Study findings don't faze local MS therapy advocate
By: Amy Crofts
| Posted: Saturday, Oct 12, 2013 06:00 am
A local advocate for a controversial multiple sclerosis (MS) treatment continues to stick to her guns despite mounting research against it.
St. Albert resident Connie Beaudette has gone abroad twice for liberation therapy, a vein-opening treatment based on Italian doctor Paolo Zamboni’s theory that blocked or narrowed veins in the head and neck is one of the primary causes of MS.
Zamboni coined the condition chronic cerebrospinal venous insufficiency (CCSVI) in 2008.
Researchers have been unable to replicate his findings.
A study by a research group from the University of British Columbia and the University of Saskatchewan recently published in the British medical journal The Lancet, has added to the evidence which disproves the link between CCSVI and MS.
After testing MS patients, their unaffected siblings and a control group, the study found there was no significant difference between the rates of vein narrowing in people with MS and those without.
It showed that CCSVI occurs rarely in people with MS and in healthy people, with just one of the 65 MS patients testing positive for the condition.
The paper also stated that more than 50 per cent venous narrowing was high in the healthy control group – a finding that has not been previously reported – and is therefore not anatomically unique to MS.
The findings are corroborated by a paper released this summer by researchers from McMaster University. The study found there was no evidence of CCSVI in a sample of 100 MS patients and 100 healthy people.
Despite the studies’ conclusions, eight-year MS survivor Beaudette is willing to go for another treatment.
“They tell you it’s not a cure but it helps and it slows the progression,” she said of the two angioplasty procedures that have opened up her veins using a balloon type device or the insertion of stents.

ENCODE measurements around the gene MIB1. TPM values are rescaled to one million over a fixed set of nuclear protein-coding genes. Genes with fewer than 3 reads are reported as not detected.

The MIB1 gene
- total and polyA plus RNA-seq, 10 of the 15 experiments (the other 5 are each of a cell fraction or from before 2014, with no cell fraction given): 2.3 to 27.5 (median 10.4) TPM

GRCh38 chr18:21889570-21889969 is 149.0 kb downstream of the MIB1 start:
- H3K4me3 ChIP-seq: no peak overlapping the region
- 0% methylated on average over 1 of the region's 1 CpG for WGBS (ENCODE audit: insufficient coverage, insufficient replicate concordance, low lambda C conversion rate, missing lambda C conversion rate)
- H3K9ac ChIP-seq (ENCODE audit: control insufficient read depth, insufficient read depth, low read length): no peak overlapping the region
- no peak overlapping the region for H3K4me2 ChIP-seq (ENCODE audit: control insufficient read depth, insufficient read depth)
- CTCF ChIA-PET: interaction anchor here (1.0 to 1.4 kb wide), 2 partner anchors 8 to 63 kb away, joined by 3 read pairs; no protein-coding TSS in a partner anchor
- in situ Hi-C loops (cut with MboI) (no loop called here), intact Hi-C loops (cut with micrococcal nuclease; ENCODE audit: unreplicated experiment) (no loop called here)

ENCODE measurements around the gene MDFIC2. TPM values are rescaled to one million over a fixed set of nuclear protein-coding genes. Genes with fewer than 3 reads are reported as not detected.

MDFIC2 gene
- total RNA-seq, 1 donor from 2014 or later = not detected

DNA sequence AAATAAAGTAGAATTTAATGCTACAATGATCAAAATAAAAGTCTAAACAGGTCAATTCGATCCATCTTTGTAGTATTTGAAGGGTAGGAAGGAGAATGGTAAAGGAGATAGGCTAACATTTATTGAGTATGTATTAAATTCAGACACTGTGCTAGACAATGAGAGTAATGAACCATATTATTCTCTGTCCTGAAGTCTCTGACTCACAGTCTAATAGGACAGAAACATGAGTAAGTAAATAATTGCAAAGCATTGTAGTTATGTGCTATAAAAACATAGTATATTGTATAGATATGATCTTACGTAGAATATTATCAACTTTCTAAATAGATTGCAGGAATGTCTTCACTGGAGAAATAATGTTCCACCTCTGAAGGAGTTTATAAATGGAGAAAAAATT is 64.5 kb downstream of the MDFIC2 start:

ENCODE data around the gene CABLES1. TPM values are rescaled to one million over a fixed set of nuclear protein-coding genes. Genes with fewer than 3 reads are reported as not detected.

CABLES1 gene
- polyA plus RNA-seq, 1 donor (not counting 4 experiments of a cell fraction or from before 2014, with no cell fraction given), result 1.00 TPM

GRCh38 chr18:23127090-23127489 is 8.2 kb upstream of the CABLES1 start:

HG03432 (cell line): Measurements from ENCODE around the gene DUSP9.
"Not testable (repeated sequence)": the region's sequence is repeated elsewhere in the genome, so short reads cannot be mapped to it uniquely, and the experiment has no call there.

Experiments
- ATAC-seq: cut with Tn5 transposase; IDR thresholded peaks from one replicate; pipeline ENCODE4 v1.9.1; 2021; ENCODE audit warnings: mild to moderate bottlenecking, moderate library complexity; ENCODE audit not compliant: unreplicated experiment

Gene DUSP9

The 57-year-old travelled to Cabo San Lucas, Mexico in 2010 for liberation therapy and to Costa Rica in 2012 after she felt some of the disease’s symptoms coming back, such as loss of balance and cold feet.
Beaudette explained she was awake for the first treatment.
“You could feel the catheter going around your ears and you feel like your ears are going to blow. (It was) so awful,” she remarked.
“But it was night and day after. My husband said he thought he got his wife back.”
Beaudette said her feet were immediately warm again and she had regained her balance. But the after-effects of the second procedure weren’t as prominent.
“My husband Ron feels the results were way better the first time so we want to go back to Mexico,” she said, acknowledging that the treatment is not a cure, but for her it has slowed down the progression of the disease.
Having been diagnosed eight years ago, Beaudette prides herself on still being able to walk, shower, dress and eat by herself and climb the 14 stairs to her bedroom.
So far she has spent more than $60,000 on liberation therapy abroad.
The treatment is not approved by Health Canada.
A $6 million national study announced last September is currently underway to examine how angioplasty to open blocked veins alleviates symptoms of MS.
An observational study led by researchers from the University of Calgary and the University of Alberta was launched in 2011 in Alberta to determine the safety and impact of venous procedures for people with MS.